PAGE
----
BTW, my stepfather died of prostate cancer last November... approximately 13 YEARS after he was diagnosed terminal. The drugs that supress the progress of the cancer worked exceptionally well for him. So "terminal" really just means "They can't get it out of her body," it doesn't mean "She's going to die in X time."<br><br>
Tell her that, if she wants to protect you from a bad experience, she can help protect you from having your birth taken away from you. She can help you have a birth without second-guesses and caving to things you really don't want. In most hospital situations, you'll have enough people encouraging you to get an epi. :-/<br><br>
I know that it means a lot to her and to you to have her there, but here's the truth: you'll be living with your birth experience a lot longer than she will. And if you can't bring her around on this, and she's there, I'm 80% sure you *will* get an epidural. :-( And then there's an 80% chance you'll regret it, since it won't have been YOUR decision.<br><br>
Maybe you can tell her that, obviously, since you've chosen a hospital birth, an epidural isn't out of the question. Why would you be there if you didn't want medical technology available to you? But it needs to be YOUR decision when (and if) to do it... nobody else's. Play the "I have to live with it" card if you need to. But get her on board, or set her up in the waiting room and detail one of your labor support people to give her hourly updates. Agree to bring her in for the pushing stage, maybe, if she thinks she can take it.<br><br>
But honestly? She's making you responsible for HER issues. (I know this scenario really well from personal experience.) You need to shed that responsibility; you'll have enough on your plate during labor!<br><br>
(And labor at home as much as possible. If you can time it right, there won't be an opportunity to get an epi!)
 

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It sounds like you have a great plan for the birth you know you want to have. It also sounds like you are trying to take care of your mom (totally understandable), but maybe for the birth process you need to toally focus on taking care of you and baby and simply inviting your mom to share in the experience to the extent that she can tolerate it. Seeing people in pain, especially a child, can be really difficult and she may not be up for being with you through the entire process (and you may not be up for that either). Is it possible for her to come near the end as you are pushing? Just a thought.<br><br>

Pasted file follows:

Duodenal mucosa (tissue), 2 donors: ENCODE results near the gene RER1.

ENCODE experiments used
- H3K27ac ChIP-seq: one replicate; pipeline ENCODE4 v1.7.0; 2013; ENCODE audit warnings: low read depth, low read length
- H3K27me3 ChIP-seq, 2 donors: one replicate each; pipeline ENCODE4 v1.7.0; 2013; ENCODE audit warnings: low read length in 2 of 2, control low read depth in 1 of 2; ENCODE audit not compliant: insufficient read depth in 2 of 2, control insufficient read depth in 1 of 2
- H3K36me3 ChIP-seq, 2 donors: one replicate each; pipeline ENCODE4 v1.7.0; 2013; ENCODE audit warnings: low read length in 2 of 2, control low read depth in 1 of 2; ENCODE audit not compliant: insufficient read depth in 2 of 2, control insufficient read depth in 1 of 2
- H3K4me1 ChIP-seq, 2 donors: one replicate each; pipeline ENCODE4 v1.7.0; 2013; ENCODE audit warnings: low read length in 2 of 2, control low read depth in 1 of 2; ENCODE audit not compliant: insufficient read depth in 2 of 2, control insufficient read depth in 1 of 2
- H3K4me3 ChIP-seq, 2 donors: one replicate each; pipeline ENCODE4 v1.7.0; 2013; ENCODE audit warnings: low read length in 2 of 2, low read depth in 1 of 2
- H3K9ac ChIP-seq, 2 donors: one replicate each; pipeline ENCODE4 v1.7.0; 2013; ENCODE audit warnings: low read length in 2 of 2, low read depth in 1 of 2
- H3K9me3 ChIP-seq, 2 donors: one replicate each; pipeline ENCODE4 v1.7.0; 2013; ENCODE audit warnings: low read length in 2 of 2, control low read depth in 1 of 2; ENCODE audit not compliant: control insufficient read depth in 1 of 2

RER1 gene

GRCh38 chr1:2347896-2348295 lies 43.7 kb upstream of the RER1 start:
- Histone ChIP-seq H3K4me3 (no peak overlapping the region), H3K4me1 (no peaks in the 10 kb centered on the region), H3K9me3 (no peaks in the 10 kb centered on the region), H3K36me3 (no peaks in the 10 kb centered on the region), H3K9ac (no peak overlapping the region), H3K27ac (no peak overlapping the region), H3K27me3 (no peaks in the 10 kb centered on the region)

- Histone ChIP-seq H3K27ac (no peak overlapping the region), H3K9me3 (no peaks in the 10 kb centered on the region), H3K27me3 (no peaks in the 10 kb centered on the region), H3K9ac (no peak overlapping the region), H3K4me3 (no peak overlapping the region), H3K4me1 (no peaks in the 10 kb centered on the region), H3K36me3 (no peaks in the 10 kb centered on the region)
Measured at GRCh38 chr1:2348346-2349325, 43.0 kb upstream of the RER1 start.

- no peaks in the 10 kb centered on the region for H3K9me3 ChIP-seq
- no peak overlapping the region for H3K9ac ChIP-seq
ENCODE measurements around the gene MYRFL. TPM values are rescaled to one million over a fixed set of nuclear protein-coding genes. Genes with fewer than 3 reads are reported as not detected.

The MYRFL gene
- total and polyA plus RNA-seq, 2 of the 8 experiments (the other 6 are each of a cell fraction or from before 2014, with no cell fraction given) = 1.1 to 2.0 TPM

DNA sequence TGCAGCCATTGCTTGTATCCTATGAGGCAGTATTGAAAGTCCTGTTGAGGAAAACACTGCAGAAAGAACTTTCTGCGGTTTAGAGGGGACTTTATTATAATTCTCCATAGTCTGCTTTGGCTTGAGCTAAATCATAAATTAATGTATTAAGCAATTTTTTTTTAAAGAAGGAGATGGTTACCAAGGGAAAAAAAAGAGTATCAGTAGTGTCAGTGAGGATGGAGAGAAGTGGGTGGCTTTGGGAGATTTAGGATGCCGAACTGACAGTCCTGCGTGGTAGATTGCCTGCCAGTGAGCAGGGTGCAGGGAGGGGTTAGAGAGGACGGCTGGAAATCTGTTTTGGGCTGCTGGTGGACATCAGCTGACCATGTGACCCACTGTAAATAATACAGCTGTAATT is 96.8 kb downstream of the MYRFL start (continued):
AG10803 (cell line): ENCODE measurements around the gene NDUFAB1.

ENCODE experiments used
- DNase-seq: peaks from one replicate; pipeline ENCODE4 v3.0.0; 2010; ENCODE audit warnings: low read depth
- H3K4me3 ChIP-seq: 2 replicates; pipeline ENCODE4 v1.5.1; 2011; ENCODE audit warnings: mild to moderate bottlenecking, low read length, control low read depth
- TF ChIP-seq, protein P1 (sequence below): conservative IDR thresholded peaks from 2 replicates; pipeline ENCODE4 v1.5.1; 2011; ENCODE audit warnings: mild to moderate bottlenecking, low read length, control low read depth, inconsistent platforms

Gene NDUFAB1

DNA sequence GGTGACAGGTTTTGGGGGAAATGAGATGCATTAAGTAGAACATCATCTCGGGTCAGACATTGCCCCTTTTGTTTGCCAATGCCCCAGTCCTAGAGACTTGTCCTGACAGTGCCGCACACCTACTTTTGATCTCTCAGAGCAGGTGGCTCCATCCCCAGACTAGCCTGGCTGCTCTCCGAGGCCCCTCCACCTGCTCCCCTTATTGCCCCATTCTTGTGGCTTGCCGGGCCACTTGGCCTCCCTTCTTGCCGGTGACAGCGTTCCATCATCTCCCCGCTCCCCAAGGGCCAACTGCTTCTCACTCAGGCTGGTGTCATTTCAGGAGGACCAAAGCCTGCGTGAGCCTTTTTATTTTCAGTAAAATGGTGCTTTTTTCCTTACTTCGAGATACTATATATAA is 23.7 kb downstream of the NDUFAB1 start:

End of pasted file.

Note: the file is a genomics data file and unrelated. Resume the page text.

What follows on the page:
I think it's great that you have put so much effort into planning your birth, and I respect your conflict. But as you become a mom, you are responsible to your child first. For your birth process, your mom will have to hold her own. And after she is able to hold her grandchild any memories of your discomfort will probably vanish immediately!<br><br>
Hope this is helpful!
 

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I didn't cry or scream, at all, through two labors (one pitocin induced) with no pain meds. It's do-able. In fact, maybe you should ask your mother not to be there, if she's not going to support you on your decisions. I know I would.
 

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<b>You can absolutely do it!</b> And no, you are not a martyr for choosing an unmedicated birth. I do not like pain and discomfort, but I have chosen not to remove those sensations from my own births because I understand that feeling my body is important to being able to work with labor, that interrupting my body's natural responses can have negative consequences for the progression of labor, and that there's no such thing as a "safe" drug during birth, they all can have negative outcomes.<br><br>
In my case, my mother was supportive of my choice. If she had not been, I would not have called her when I was in labor. I would have waited to call her until after the baby was born. No laboring/birthing woman needs that kind of negative mojo anywhere near her.<br><br>
While it would be nice to be able to give your mother the gift of being present at your birth, it would also be nice for her to give you the gift of being present in a positive way. If she cannot do that, she is endangering your health and your baby's health by being present and undermining your healthy choices, and I don't think that's acceptable, no matter what her diagnosis and prognosis are.<br><br>
Have you talked to your doc and doula about some strategies for dealing with her if she is present and gets out of hand?